A proposed overhaul of how educational institutions handle sexual misconduct allegations could have a big impact on Minnesota’s K-12 schools.

New rules proposed in November by U.S. Education Secretary Betsy DeVos would limit the range of allegations that schools are required to investigate and provide more specific directions about how each case should be handled. Supporters of the proposal, which is open for public comment through Jan. 28, say it provides needed balance between the rights of alleged victims and those of the accused. Opponents, including groups representing sexual assault survivors and Minnesota Education Commissioner Brenda Cassellius, say the changes would make it harder for victims to come forward about their experiences and easier for schools to sidestep their allegations.

The debate has made waves on college campuses but has attracted far less attention in K-12 schools, which would be subject to many of the same changes. Administrators at several of Minnesota’s largest public school districts said they do not plan to comment on the proposal, nor do they expect that the new rules would force many changes in how they handle reports of sexual harassment or violence.

But Kathryn Nash, a Minneapolis attorney who specializes in sexual harassment cases involving educational institutions — and who has provided input to the federal officials who drafted the proposed rules — said schools should be paying close attention.

“This will require significant changes by K-12 institutions in how they respond to Title IX allegations,” she said.

The proposed rule changes are related to Title IX, the federal law that prohibits educational institutions from discrimination based on sex. The law applies to all schools that receive federal funding — the vast majority of K-12 schools in the state.

Under DeVos’ proposal, the law would be updated to include a narrower definition of sexual harassment that would trigger a formal investigation. It would impose rules about how allegations need to be reported to prompt schools to respond, and it would set up a formal process in which both the alleged victim and the accused would participate in an investigation.

One of the most controversial pieces of the proposal, a provision that would allow representatives for the accused to question alleged victims in live hearings, would apply only to higher education institutions, not to K-12 schools. But Nash said the other elements of the proposal merit serious consideration by those schools, in part because of the ages of the students likely to be involved.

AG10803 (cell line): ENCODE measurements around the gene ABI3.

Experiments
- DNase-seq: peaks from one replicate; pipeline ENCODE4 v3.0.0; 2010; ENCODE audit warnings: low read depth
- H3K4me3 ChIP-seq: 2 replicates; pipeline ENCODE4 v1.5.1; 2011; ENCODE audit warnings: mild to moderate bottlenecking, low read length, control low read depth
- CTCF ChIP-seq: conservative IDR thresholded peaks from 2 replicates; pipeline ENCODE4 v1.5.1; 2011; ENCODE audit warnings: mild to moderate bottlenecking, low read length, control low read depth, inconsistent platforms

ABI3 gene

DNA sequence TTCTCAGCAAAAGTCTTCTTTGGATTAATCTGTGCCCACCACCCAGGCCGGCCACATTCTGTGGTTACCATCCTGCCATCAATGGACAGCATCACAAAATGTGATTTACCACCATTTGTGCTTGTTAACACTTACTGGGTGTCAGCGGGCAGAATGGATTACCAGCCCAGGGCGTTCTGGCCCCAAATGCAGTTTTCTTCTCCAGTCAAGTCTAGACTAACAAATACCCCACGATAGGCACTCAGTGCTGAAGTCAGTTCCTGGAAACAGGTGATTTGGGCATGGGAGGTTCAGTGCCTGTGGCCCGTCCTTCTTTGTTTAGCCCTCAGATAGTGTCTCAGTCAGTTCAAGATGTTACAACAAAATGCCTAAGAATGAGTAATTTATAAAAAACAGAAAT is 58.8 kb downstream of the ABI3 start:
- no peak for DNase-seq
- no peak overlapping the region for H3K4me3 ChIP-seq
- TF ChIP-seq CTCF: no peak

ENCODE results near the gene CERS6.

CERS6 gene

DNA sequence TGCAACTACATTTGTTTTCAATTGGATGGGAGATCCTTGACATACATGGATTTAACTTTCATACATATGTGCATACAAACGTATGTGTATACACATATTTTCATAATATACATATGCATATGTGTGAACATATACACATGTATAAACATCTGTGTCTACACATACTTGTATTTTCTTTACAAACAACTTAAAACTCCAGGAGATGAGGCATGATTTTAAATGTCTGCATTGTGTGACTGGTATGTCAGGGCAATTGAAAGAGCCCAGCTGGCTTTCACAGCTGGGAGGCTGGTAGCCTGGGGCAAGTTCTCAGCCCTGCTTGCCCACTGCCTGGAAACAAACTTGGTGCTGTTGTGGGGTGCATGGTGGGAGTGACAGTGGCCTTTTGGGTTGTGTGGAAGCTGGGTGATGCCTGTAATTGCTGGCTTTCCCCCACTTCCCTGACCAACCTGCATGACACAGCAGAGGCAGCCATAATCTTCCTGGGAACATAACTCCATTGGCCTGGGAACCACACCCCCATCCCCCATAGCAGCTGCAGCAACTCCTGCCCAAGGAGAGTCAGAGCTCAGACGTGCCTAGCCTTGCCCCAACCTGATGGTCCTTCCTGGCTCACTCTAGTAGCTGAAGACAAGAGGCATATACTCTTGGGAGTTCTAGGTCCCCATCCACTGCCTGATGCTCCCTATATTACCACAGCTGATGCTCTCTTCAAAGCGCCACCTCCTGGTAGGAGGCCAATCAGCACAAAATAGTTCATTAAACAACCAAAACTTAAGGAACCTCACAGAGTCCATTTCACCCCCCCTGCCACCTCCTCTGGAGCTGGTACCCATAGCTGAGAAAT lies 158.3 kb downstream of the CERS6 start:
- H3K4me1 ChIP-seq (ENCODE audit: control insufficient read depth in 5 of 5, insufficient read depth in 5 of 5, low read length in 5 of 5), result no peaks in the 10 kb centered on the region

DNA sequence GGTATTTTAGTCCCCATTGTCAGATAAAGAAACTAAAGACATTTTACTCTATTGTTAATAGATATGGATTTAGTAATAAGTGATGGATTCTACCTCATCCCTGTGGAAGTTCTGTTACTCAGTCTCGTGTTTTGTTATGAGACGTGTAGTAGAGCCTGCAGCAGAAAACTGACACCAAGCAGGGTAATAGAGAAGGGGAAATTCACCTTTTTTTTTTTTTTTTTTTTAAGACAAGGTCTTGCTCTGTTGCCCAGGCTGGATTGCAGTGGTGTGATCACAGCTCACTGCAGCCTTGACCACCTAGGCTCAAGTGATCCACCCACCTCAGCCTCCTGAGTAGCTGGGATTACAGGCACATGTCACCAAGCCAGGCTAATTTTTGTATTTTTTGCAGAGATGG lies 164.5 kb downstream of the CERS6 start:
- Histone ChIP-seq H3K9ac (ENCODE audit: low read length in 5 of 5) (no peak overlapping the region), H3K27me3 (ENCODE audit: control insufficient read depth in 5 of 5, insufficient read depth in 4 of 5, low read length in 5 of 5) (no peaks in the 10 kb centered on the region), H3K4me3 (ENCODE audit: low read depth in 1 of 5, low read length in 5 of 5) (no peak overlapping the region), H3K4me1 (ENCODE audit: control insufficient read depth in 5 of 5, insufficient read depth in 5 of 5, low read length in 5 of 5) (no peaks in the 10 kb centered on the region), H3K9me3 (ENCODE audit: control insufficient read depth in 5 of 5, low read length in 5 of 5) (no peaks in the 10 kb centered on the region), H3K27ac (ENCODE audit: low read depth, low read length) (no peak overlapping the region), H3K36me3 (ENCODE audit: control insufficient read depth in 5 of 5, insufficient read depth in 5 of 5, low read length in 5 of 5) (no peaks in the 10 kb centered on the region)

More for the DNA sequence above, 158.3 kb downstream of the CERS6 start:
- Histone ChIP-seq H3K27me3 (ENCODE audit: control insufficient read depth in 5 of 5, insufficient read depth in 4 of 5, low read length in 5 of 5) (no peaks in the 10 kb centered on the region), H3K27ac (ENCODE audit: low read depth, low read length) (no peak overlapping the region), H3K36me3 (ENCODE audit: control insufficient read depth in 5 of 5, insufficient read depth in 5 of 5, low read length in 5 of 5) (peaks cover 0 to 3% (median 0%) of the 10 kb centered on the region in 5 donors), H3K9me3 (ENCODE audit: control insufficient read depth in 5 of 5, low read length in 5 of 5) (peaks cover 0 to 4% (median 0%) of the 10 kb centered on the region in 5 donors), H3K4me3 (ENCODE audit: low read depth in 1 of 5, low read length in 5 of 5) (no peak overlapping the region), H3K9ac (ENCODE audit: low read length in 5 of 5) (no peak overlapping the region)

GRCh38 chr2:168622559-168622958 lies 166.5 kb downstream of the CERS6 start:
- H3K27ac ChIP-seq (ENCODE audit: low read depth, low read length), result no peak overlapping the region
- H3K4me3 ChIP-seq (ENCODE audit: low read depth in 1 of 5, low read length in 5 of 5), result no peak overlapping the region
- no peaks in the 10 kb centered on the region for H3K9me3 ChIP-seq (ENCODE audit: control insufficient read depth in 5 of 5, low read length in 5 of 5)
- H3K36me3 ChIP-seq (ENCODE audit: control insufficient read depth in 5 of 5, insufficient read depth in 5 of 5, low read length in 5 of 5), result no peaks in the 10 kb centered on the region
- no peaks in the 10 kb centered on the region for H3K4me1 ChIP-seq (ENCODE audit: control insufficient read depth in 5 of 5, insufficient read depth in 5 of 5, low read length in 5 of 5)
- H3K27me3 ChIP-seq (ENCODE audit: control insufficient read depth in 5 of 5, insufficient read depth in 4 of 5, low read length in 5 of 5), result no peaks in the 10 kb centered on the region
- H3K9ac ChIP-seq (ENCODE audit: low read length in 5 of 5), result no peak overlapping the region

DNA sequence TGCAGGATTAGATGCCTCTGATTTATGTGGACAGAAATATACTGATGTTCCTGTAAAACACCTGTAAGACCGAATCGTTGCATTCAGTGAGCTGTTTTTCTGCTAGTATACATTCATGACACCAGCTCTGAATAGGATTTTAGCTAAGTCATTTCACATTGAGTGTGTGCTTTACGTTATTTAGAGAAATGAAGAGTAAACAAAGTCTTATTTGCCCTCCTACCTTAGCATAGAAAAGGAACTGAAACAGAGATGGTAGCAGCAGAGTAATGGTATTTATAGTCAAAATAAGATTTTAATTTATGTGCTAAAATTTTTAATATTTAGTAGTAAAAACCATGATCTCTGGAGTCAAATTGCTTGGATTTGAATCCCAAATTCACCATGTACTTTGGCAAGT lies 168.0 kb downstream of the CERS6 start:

Unlike sexual misconduct allegations on college campuses, which frequently involve only students, Nash said incidents at K-12 schools are more likely to include both a student and an adult staff member. That dynamic could affect the outcome of a more complex investigation process, she said.

“If you think about a first-grader who is accusing a gym teacher of sexual assault, the idea that the first-grader is going to need to go through this process, meet with an investigator, tell their account, respond to a written report, meet with a decisionmaker, answer questions, then potentially meet with a decisionmaker again — that’s a lot of process for a first-grader to go through,” she said.

Nash said K-12 schools currently are allowed some discretion in how they respond to allegations, including firing or reassigning an employee accused of misconduct, or disciplining students.

Officials with Minnesota’s three largest school districts ­— Anoka-Hennepin, St. Paul and Minneapolis ­— all said they are monitoring the proposals but have no immediate plans, and see no need, to change their policies.

Laurin Cathey, executive director of human resources for St. Paul Public Schools, said his district has been examining its own practices around sexual harassment for more than a year. The district recently added a new position, director of equal employment opportunity, to lead efforts on training, policies and complaints.

Cathey said the district is aware that new rules could shift the requirements around the allegations that officials would have to investigate and could affect the timeline of each case. Currently, he said, the district works quickly to separate students and staff members when an investigation is underway.

“When we have allegations involving a student and staff member, we look right away at what we can do, without providing much disruption, to put some distance between those two,” he said.

Barbara Olson, a spokeswoman for Osseo Area Schools, said her district has a policy in place for harassment cases and no current plans to revise it.

“Those practices remain in place unless/until there is reason to change them,” she said.

Officials with the Hopkins and Mounds View districts had similar responses.

In the Rosemount-Apple Valley-Eagan district, attorney Jill Coyle said schools will need to figure out how to blend their own harassment policies and student codes of conduct with any new rules. She said the proposals currently on the table will likely make for a more complex process for school administrators.

“There are more specific steps that school districts and colleges need to comply with, and that will require some policy changes and perhaps require school administrators investigating these claims to slow down,” she said.

It could be some time before any rules are finalized. Federal officials will review comments submitted on the proposal before deciding whether or not to make changes.

Nash, the attorney, said the Department of Education made it clear that they want input, particularly on potential effects on K-12 schools. She said administrators with feedback or questions should be speaking up now, before changes are made.

“Now is the time to act,” she said, “not when the proposed regulations become final and [school officials] say: ‘This isn’t workable.’ ”